• "[T]he defendants' position ignores the fact that 'blame-shifting' in a negligence context actually has to do with the element of causation in fact. Once the defendant introduces evidence that another person's conduct fits this element, it has effectively shifted the blame to that person. Therefore, if the defendants' position were to be accepted, any defendant wishing to transfer blame to another person at trial could always maintain that it is not trying to show that the other's conduct satisfies the legal definition of negligence, but that it is merely trying to establish that the other person's conduct actually caused the injury. In the latter situation, however, the defendant has fully accomplished what Rule 8.03 was intended to prevent: it has effectively shifted the blame to another person without giving the plaintiff notice of its intent to do so. Therefore, the purpose of Rule 8.03 would be undermined to a substantial degree if the defendants' overly technical argument were to prevail." Id. at 521.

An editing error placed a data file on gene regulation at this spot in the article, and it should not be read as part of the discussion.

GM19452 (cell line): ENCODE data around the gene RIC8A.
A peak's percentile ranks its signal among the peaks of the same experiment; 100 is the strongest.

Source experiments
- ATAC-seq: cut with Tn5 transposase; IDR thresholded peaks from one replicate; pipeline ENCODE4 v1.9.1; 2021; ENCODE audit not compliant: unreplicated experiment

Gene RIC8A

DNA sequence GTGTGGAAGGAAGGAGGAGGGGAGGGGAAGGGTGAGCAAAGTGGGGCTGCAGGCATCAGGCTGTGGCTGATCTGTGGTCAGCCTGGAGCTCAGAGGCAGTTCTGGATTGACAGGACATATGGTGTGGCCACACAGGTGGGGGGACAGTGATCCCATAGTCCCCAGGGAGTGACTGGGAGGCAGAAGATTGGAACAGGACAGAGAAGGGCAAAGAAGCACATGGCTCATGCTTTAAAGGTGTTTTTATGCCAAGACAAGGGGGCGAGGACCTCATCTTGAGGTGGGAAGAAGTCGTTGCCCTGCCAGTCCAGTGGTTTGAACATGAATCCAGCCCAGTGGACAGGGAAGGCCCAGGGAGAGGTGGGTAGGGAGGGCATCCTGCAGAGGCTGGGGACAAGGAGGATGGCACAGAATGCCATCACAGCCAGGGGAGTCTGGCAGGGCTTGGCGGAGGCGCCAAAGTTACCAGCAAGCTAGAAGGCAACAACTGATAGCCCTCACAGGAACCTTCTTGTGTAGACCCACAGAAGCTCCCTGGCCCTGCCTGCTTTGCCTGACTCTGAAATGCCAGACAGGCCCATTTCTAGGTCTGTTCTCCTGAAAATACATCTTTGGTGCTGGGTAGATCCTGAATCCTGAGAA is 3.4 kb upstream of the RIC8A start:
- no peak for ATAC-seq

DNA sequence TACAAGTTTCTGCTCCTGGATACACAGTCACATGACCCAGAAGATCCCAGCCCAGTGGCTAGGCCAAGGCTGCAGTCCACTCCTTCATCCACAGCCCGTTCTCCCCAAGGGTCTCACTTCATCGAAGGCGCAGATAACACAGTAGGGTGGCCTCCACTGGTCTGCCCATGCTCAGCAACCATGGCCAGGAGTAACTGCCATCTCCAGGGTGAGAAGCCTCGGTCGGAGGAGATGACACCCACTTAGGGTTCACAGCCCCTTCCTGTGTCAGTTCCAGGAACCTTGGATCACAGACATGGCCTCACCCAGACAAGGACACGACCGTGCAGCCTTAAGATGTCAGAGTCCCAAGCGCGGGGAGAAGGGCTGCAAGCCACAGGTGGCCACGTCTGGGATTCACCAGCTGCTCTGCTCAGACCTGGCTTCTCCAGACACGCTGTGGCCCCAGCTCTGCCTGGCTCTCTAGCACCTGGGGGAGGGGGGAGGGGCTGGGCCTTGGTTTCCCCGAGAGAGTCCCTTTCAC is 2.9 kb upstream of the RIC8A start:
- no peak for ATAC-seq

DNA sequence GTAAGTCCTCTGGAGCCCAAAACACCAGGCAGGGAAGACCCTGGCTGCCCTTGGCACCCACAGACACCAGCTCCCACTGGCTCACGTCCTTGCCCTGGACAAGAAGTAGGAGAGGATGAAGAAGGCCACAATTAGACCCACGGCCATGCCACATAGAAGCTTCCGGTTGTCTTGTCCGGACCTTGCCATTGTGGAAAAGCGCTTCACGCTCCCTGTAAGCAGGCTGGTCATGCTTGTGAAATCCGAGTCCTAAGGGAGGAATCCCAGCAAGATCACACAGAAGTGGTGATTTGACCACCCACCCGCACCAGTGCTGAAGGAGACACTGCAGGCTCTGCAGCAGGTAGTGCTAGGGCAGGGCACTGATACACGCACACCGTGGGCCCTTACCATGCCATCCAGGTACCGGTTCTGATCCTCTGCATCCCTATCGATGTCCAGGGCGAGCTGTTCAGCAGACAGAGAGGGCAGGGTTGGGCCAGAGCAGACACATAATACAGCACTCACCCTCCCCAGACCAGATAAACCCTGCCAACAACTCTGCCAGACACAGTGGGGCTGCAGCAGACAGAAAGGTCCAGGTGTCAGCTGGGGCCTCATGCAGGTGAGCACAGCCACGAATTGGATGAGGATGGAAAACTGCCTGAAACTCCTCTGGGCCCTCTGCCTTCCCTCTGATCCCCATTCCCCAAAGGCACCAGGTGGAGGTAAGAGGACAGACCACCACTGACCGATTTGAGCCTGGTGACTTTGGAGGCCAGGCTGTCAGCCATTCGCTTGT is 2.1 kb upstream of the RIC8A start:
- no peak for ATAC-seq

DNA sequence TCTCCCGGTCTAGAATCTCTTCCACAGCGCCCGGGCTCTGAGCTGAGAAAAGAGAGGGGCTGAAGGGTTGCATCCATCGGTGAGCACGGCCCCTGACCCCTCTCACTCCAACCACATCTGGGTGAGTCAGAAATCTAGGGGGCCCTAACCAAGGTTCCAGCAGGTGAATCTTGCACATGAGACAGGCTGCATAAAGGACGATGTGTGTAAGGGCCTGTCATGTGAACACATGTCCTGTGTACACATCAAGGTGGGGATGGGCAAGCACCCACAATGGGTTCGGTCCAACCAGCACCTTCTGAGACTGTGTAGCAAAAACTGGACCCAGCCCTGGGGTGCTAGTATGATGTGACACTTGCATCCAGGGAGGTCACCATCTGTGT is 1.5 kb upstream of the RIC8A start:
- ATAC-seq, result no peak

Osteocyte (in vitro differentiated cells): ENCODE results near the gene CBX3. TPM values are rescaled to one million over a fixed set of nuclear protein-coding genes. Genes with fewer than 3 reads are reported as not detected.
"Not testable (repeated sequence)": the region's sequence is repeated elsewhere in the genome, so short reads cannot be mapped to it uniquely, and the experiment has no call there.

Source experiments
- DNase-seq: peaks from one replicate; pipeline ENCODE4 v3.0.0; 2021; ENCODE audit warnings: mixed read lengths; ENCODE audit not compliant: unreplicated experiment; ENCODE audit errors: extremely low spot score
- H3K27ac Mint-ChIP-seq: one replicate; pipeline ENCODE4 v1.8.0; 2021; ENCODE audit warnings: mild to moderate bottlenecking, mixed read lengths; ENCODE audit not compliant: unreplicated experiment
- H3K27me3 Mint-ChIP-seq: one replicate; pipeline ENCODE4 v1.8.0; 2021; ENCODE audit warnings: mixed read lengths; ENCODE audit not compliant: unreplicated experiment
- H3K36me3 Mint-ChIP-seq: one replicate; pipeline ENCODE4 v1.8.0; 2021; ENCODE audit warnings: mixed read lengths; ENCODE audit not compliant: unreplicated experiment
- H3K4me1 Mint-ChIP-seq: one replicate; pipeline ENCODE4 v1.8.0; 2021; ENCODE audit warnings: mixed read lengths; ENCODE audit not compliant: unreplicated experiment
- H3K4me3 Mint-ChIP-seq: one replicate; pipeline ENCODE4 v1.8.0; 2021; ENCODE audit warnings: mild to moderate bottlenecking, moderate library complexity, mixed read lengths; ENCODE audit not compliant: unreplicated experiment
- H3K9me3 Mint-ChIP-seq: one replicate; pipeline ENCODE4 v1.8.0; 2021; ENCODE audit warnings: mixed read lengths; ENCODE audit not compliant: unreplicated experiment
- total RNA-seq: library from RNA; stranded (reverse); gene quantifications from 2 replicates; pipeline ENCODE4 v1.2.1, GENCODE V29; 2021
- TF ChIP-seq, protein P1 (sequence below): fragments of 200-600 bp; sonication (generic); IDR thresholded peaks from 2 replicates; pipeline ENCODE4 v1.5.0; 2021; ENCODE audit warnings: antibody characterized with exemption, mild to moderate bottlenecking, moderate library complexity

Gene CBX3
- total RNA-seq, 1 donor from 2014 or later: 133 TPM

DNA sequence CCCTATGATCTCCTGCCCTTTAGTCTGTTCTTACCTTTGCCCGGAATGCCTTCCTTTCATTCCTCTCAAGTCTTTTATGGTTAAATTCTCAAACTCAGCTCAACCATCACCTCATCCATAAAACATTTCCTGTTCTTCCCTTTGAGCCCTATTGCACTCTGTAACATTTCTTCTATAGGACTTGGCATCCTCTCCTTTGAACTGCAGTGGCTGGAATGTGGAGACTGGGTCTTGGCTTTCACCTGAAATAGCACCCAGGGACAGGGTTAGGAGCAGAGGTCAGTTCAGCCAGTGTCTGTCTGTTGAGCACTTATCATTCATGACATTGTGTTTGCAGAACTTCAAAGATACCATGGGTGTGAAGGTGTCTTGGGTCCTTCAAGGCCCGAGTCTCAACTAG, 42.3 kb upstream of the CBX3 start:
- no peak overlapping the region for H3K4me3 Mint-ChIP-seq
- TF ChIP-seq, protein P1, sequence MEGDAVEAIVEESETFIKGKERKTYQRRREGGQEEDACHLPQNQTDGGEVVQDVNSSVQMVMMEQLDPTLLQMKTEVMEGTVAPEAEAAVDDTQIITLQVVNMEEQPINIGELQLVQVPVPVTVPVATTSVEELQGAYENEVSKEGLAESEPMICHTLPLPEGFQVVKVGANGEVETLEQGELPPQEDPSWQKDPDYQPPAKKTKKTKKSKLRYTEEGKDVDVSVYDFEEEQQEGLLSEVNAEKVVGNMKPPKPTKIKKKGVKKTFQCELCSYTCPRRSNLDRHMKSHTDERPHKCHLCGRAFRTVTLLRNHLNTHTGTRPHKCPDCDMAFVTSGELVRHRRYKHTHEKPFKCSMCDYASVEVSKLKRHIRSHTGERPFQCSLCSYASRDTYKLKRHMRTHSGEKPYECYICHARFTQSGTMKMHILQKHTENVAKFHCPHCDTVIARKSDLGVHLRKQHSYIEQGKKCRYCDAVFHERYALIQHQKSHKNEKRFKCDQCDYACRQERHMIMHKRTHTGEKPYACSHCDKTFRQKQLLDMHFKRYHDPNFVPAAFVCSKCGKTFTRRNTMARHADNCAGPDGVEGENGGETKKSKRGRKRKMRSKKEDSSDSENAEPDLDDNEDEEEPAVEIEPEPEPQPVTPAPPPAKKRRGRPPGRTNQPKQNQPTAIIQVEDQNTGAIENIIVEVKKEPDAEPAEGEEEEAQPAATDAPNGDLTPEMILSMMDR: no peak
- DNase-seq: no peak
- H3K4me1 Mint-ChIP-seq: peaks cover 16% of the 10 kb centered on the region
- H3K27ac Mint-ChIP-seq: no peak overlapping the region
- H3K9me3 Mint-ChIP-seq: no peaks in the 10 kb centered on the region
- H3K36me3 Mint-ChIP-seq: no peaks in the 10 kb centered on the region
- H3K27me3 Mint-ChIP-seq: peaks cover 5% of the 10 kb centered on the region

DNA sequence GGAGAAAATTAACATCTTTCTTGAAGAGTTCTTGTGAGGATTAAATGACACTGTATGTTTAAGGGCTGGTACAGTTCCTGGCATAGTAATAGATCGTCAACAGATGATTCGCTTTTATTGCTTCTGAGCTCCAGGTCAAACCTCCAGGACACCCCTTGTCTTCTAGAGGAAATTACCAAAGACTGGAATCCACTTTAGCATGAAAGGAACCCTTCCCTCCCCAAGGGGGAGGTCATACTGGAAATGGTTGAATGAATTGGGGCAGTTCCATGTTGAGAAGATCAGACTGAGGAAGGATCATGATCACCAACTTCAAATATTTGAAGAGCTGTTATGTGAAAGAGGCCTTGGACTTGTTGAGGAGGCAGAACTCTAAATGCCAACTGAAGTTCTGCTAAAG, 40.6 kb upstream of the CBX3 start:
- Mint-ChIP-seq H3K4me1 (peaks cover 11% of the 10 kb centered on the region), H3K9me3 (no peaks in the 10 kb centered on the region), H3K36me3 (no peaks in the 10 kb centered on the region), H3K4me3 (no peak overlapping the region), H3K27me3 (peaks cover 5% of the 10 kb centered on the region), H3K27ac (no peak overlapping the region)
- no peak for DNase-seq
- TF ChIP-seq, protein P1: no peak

• "One final argument advanced by the defendants remains to be addressed. They argue that the purpose of Rule 8.03 was not violated in this case because the plaintiff was clearly aware of the possibility that Dr. Daniell had caused the injury. The defendants point out that the plaintiff's counsel actually elicited the quoted testimony from Dr. Allen; they also contend that the plaintiff's counsel met with Dr. Daniell well before trial to discuss whether he should be included in the suit. The defendants conclude that, because the plaintiff knew all the facts regarding Dr. Daniell's involvement, and had the opportunity to include him in the suit but simply chose not to do so, their failure to raise comparative fault as an affirmative defense did not prejudice the plaintiff." Id. at 522.